I think WE all are watching the implosion of We(Work) with curiosity. Beyond their chief co-working offering, I found the educational experiment of WeGrow fairly interesting, and my limited experience with Adam Neumann and his wife Rebekah, who were fellow parents at my school for a year, gave me some insight into what they were up to, at least as of a couple of years ago. One of my daughters, who was a classmate that year, enjoyed their hospitality, car/driver, and private chef. So that was fun.
And speaking of fun, there’s been a fair amount of fun made of the “woo woo” of the WeWork “conscious” philosophy, but I must say that I am very open to hearing that kind of message. Who doesn’t want the world to be a better place. I mean, c’mon.
Of course, the quick slide being tracked in the news has lots of juicy, nasty stuff to read. But don’t forget that lots of really good people- talented architects, marketing folks, designers and salespeople are going to lose their jobs. And landlords who have leased whole spaces to WeWork may end up with some vacancies. So it’s not all schadenfreude.
At the same time, I’ve never fully understood what made this particular coworking space so different from the others. Yes, great architecture. Yes, great feeling when you walk in. I was on the 50th floor of a WeWork in Tel Aviv last year, in a brand new building building by the Ernst & Young subsidiary there, and marveled at what they’d created. But was their concept remotely new?
It seems their style may have been new, but the change they offered was actually incremental. Really, maybe the biggest move was bringing beer back to the workplace. Instead of Mad Men-era martinis? I guess even that isn’t new.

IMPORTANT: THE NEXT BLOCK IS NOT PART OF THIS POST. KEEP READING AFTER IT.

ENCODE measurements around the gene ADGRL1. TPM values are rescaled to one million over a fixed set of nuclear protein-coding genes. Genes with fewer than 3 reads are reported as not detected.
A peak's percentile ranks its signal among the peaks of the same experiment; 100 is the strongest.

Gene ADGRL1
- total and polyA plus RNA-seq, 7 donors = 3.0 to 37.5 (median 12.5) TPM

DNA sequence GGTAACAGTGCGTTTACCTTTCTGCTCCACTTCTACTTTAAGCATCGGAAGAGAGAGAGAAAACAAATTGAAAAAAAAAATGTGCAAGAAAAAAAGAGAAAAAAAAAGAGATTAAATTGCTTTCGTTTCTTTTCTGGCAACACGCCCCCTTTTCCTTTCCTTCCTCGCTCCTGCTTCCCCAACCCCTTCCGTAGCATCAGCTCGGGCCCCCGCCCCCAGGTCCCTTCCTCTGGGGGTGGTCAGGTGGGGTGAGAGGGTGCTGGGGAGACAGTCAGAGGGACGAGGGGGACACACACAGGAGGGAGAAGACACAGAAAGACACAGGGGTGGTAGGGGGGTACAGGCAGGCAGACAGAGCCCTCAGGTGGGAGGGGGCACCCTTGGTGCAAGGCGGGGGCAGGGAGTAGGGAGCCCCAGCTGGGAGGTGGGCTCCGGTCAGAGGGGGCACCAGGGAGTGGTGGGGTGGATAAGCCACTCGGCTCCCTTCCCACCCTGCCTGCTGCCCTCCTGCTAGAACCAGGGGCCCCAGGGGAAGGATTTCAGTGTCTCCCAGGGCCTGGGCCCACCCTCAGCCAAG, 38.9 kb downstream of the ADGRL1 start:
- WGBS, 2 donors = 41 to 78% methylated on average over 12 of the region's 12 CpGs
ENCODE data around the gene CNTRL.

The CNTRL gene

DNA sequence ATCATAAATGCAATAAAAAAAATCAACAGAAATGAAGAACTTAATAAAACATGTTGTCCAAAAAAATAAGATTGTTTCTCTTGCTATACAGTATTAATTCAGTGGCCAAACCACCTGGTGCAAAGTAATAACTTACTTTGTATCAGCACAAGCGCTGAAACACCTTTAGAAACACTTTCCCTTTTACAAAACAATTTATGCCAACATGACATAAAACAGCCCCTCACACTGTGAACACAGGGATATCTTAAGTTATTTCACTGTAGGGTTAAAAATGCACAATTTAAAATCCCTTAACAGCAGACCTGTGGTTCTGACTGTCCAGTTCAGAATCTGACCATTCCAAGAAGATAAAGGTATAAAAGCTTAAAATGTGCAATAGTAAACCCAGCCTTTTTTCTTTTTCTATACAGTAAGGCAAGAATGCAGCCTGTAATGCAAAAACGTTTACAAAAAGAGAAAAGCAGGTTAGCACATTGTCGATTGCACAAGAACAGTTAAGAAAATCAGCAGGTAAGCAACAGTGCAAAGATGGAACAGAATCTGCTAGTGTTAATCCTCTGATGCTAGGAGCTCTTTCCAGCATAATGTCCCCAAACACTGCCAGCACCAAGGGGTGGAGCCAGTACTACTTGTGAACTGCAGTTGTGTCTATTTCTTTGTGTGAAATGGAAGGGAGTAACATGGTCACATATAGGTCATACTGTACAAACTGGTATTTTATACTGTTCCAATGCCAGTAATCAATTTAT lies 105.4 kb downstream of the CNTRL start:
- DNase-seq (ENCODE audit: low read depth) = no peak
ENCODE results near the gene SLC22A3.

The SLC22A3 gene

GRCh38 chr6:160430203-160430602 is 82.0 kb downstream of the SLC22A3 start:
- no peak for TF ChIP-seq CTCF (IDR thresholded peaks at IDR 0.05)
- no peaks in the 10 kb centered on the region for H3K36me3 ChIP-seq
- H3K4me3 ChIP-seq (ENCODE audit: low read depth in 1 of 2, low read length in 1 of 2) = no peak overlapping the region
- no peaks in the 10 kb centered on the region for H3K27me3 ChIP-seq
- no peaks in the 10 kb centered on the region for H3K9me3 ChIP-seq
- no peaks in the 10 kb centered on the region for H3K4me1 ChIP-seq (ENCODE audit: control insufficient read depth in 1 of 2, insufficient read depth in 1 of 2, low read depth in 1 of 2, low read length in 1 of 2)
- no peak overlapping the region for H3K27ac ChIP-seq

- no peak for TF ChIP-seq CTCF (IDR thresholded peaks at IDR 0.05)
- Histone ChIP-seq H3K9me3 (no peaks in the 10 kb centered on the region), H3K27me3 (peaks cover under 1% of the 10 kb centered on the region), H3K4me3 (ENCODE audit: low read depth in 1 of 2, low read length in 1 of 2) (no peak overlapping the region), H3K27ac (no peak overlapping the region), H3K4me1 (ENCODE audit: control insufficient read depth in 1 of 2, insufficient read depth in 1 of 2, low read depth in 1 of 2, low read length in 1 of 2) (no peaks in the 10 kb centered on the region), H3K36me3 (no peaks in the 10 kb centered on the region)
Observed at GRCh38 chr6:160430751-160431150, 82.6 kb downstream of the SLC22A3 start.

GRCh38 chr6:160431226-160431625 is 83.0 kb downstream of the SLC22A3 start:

There has been a lot written lately about the Future of Work, the Future of Employment, how it will impact where people live, how they interact etc.
This WSJ article and another about how many people leave New York State every day sparked my thinking. People are moving to “secondary cities,” and away from cities like New York for jobs and apparently (shockingly) cheaper housing. We will see it more fully in the 2020 Census. North Carolina will add Congressional seats, Florida may, California may not, New York and NJ will lose seats. I know that jobs are moving to secondary cities. Goldman moved lots of its back office and “cost centers” (vs revenue generating business) to NJ and UT, for instance. Jacksonville, other markets are booming as a result of changes like this. I’m seeing lots of real estate funds successfully growing in these cities.
But is it really going to hurt New York City real estate? Is some notion of the changing way we work the main driver behind people’s leaving New York? If not, what else is really underneath it all?
It seems quite clear to me that for many, the biggest driver of negative impact in New York City are:
Changes in State and Local Tax (SALT) Deductions on a national level
Rising taxes in NYC and NY State which make SALT more real for New Yorkers
New Jobs in other cities
Ease in Telecommuting through the power of Tech